4. A brief outline of the growth of Preston 1800 – 1870
See also: Nigel Morgans’s Desirable Dwellings
The speed with which this region has increased in wealth and population finds no parallel except in America or Australia…
observed James Bryce in the introduction to his report on Lancashire schools for the Taunton Commission in 1868. He had travelled in Australia but not yet in America, and his comparison with society at the frontiers of European settlement is a refreshing reminder of the still palpable novelty and vigour of industrial Lancashire a whole century after what is normally accepted as the beginning of the industrial revolution:
So too, as in a colony, society is in an unsettled and fluctuating state … It is a consequence of the whole social state of these towns, with their broad and striking contrasts of wealth and poverty and their active local life, as well as a relic of the excitement of the free trade struggle … that political feeling runs very high and that it sometimes degenerates into the mere spirit of faction, which converts things indifferent into grounds of quarrel. (1)
But Bryce’s moving picture of ‘factories and houses … climbing the slopes of the great bleak moors that hang over the smoky valleys’ will be more convincing with the support of Gradgrind’ s factual discipline. In this section I summarise the quantifiable growth of the town as a whole, and attempt to show both the increasing institutional complexity of it and some of the sense of change experienced by contemporaries. As the cotton industry was fundamental to the economy of Preston I deal with its growth and development in greater detail.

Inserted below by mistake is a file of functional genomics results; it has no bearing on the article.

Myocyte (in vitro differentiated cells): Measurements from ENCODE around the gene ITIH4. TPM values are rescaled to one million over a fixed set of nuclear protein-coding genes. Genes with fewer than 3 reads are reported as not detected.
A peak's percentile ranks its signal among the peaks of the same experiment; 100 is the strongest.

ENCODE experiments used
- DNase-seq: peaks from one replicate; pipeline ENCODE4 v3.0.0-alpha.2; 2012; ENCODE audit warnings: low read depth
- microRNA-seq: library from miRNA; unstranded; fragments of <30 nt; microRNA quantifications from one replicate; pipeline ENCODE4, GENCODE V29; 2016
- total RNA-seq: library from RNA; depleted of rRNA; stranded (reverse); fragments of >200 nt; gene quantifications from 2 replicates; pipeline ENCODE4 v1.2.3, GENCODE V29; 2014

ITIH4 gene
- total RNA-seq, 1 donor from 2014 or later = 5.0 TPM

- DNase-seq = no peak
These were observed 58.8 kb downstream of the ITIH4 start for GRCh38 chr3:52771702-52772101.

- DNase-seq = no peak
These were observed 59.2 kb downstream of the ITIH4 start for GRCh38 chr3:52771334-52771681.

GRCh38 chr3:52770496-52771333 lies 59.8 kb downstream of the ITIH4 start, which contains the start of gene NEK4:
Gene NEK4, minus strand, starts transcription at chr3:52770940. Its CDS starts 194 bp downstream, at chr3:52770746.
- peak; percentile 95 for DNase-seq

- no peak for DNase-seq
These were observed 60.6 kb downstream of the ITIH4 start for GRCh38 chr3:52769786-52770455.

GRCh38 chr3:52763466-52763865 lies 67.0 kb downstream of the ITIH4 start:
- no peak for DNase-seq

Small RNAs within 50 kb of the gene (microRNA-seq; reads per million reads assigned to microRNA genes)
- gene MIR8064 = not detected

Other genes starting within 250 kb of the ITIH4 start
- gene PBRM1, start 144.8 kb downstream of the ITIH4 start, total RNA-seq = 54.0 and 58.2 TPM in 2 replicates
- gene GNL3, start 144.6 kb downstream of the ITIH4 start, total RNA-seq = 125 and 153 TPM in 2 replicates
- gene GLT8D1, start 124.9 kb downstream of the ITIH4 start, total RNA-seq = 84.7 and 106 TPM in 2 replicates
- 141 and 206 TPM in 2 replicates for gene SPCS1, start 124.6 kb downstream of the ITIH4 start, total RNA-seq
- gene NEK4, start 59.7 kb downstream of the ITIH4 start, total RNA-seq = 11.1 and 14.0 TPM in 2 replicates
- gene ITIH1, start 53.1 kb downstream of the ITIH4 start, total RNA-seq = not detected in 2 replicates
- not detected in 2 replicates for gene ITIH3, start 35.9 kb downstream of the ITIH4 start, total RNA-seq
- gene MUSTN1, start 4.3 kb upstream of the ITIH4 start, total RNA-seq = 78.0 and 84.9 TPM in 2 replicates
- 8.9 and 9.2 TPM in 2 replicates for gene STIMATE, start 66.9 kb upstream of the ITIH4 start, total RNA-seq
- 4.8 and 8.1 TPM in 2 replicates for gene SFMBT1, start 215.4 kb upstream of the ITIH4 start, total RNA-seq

The people I am concerned with lived through the experiences drily summarised in facts, and aged with them. While it is not, of course, true that the generation at the elite level in the 1860s had held that position throughout the period, those bearded ranks included a surprising number whose youthful faces were already known in the 1830s, and in some cases even earlier. Town life was new to these men not only because it was new in itself, but also because many of them were immigrants to the town. For example, of the 48 members of the Council described by ‘Atticus’ in 1870 (2), only nine had been born into Preston families, and eleven had originated outside the county. The largest number came typically from villages and small towns in the neighbourhood which would have given them little experience of the new dimensions of urban life. It would not be surprising, therefore, to find that they applied to the solution of new problems habits of mind and behaviour appropriate to small face-to-face communities, that they were slow to come to terms with the scale of those problems, that in the excitement of an ever-changing present they made mistakes, or that, looking back as Joseph Livesey did in 1868, they might have shared his amazement at the difference which their lifetime had made since the beginning of the century:
In (that) period there were no National Schools, no Sunday Schools, no Mechanics’ Institutions, no Penny Publications, no cheap Newspapers, no Free Libraries, no Penny Postage, no Temperance Societies, no Tea Parties, no Young Men’s Christian Associations, no People’s Parks, no Railways, no gas, no anything that distinguishes the present time in favour of the improvement and enjoyment of the masses. (3)
Livesey’s list is selective. He took for granted the fundamental changes.